Weir’s prose is open and confident, and The Martian is excellently plotted, with tense, page-turning pacing – no mean achievement for seasoned authors, let alone a software engineer turned debut novelist. As well as a cornucopia of one-liners (“Hell yeah I’m a botanist! Fear my botany powers!”), there are also moments of genuine comedy: “[At NASA] Teddy swiveled his chair and looked out to the window to the sky beyond. Night was edging in. ‘What must it be like?’ he pondered. ‘He’s stuck out there. He thinks he’s totally alone and that we all gave up on him. What kind of effect does that have on a man’s psychology?’ He turned back to Venkat. ‘I wonder what he’s thinking right now.’ [On Mars, Mark's POV] Log entry: Sol 61. How come Aquaman can control whales? They’re mammals! Makes no sense.”

Overall, then, The Martian takes a decent shot at being that rarest of beasts: ‘hard’ sci-fi that also appeals to the general reader. Despite its faults, I came away completely seduced by its puppy-like charm. I look forward to the inevitable film.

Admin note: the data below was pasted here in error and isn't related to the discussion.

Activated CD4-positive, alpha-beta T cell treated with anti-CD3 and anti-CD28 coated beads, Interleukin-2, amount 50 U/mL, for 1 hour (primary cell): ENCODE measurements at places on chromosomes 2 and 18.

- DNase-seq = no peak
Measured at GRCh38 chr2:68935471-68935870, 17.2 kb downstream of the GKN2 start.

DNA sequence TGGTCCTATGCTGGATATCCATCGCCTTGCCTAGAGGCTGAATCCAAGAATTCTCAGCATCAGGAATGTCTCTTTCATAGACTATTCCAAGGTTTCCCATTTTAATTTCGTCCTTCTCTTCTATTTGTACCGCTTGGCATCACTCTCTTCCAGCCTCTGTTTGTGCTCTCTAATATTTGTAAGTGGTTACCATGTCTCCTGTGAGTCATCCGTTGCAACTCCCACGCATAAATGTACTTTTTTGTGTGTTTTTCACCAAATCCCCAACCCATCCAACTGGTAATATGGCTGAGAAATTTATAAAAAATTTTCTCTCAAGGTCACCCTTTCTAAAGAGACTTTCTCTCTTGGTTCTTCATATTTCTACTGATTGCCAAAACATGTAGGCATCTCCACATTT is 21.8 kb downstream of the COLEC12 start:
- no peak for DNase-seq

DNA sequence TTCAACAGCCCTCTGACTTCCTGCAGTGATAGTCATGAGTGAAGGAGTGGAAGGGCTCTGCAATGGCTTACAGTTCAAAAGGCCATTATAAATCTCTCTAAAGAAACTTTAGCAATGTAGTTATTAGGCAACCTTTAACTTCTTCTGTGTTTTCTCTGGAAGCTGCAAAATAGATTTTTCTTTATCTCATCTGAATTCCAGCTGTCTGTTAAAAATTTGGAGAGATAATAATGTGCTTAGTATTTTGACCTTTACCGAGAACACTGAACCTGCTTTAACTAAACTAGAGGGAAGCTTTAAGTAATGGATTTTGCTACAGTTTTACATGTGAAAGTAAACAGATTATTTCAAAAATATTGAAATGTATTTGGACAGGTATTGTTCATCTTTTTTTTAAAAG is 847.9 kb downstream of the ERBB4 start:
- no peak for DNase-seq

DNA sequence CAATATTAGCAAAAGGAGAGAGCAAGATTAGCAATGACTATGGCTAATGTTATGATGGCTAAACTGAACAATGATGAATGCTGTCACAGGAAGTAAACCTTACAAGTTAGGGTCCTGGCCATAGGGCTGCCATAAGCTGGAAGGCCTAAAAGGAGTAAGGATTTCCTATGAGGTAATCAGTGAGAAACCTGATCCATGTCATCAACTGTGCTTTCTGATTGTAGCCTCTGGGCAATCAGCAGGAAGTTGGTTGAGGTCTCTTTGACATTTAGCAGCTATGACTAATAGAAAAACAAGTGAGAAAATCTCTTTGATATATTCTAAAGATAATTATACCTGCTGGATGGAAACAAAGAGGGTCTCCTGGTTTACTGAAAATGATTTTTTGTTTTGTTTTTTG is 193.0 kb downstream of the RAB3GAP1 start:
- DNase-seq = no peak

Review by Elizabeth Heritage


Book Review: Eketahuna German Literature Society – A Poetry Collection. Curated and translated by Cordelia Black and Robbie Ellis

ekatahuna_german_literatureA bit more than a year ago two friends decided to put a Kiwi spin on a bunch of classic German poems. First they collected them on a tumblr site, then they decided they had enough to put together a book.

This is the result. And I think it is brilliant. The idea is brilliant, the execution is ingenious. They have not only modernised the classics they have also dipped them in L&P, stuck them into gumboots and re-coiffured their pathos into a mullet.

It helps, if you know German, but this book is still immensely entertaining, if you just look at the Kiwi side of it. Most German poems are available in traditional translations on the internet, if you are keen to know what they are actually saying. I took the book along to my creative writing group, which happens to crawl with Germans, and I had to literally do a bag check on the way out to find out who was trying to sneak the book home. The giggle gave them away.